Monday, March 09, 2009

From the Books

A series wherein I post longer excerpts from books I've read.

I've been toying with the notion of writing a film script, as a different kind of challenge. I haven't worked in the screenplay format since many years ago, when I was writing Star Wars fanfic; those stories I wrote as scripts. (OK, to tell the truth, I've already been tinkering with screenplay format, producing a script for a movie about an unemployed writer-type, down on his luck in life, who starts over from scratch in his mid-thirties by taking a job as a janitor in a grocery store. You know, fantasy. That project is unlikely to ever see the light of day, though.)

The script that I really want to write, though, is an idea that's been kicking around my head for several years now. It always surprises me that there really aren't a whole lot of movies out there about classical music and the people from its history. Sure, there's Amadeus, but what else is there? Just reading through just about any composer's life reveals a world ripe for harvesting of stories, and hey, the soundtracks would pretty much select themselves, right?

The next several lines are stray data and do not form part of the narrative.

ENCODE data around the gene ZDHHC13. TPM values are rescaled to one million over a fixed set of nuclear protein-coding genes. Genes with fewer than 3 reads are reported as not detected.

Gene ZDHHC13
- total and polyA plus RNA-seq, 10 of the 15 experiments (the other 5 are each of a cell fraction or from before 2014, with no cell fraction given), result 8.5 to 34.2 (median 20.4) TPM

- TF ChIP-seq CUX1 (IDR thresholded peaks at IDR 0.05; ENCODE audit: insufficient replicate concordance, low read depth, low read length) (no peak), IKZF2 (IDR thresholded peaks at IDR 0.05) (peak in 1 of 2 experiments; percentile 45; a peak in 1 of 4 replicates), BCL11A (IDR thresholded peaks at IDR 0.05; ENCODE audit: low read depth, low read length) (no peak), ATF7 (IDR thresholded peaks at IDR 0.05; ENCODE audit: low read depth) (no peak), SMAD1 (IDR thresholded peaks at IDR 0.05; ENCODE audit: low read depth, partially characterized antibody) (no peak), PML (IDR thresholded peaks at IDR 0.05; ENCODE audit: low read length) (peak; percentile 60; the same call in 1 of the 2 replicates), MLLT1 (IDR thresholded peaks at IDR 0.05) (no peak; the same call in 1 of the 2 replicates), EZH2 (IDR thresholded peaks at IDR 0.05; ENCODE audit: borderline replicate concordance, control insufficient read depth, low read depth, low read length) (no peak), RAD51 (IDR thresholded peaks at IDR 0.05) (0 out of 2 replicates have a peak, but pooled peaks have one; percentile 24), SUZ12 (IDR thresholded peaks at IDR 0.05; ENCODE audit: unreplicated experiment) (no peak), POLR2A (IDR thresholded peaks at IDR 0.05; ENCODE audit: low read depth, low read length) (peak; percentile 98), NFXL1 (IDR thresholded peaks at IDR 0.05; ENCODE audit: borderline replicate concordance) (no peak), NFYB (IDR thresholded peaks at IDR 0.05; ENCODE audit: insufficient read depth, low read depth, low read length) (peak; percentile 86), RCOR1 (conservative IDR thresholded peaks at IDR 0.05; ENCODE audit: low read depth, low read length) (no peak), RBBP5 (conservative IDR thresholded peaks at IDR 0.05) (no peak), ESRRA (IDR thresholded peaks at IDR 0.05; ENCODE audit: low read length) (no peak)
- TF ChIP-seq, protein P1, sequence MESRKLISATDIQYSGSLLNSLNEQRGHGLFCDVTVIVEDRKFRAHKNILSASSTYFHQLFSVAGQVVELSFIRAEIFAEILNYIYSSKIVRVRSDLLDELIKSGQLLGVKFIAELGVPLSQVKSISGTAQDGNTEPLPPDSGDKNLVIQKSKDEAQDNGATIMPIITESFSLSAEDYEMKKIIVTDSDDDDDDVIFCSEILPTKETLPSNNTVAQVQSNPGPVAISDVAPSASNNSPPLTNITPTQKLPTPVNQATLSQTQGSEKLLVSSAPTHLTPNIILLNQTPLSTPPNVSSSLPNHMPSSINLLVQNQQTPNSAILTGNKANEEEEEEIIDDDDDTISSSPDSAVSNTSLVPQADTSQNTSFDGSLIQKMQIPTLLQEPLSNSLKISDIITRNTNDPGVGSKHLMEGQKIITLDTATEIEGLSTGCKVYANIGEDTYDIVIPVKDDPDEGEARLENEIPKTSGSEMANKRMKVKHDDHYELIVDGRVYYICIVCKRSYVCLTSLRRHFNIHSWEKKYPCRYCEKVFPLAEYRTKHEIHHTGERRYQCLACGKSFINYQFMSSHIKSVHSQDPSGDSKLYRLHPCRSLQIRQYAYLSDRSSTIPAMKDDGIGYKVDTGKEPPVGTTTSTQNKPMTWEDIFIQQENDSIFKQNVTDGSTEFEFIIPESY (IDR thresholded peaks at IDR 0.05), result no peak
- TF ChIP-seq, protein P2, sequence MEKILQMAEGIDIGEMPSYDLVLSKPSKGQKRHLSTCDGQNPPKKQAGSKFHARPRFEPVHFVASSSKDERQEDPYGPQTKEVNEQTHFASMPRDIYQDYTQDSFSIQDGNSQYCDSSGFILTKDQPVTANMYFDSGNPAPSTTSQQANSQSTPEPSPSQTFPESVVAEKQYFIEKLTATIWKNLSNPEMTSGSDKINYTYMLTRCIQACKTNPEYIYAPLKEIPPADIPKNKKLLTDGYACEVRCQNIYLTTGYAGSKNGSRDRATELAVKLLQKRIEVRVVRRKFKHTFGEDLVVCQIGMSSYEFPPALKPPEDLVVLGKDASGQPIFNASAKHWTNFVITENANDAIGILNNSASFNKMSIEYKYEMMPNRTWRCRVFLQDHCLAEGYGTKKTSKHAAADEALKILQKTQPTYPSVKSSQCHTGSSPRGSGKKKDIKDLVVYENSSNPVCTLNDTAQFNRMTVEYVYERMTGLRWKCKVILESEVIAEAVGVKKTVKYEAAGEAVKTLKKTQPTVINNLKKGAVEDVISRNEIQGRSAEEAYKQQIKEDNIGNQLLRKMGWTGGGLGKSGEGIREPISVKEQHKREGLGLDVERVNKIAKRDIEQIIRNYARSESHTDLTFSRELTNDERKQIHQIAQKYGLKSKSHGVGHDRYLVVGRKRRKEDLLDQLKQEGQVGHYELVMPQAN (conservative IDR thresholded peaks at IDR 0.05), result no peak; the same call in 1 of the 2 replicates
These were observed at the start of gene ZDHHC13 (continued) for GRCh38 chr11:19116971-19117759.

Anyhow, one might think that I'd be hankering to write a movie about Hector Berlioz, and maybe that'll come one day, but the story that's capturing my attention now is what may be the most important love story in classical music history: that of Robert and Clara Schumann. Their story is passionate, romantic, and tragic, and it saw the production of some of the most lyrical music of the Romantic era. What a great costume drama that would make!

The basic facts are these. Robert Schumann was one of the most archetypal of all Romantic-era figures. His life was fairly short (46 years), he fought madness and alcoholism all his life, he attempted suicide twice in his life, and eventually died in a sanitarium two years after his second suicide attempt (in which he was pulled from the Rhine river by fisherman after he had flung himself into it). He was also one of the greatest composers of the Romantic era, and a noted music critic as well, producing some of the most enduring piano music, art songs, and concertos of all time. His symphonies are also staples of the orchestral repertoire.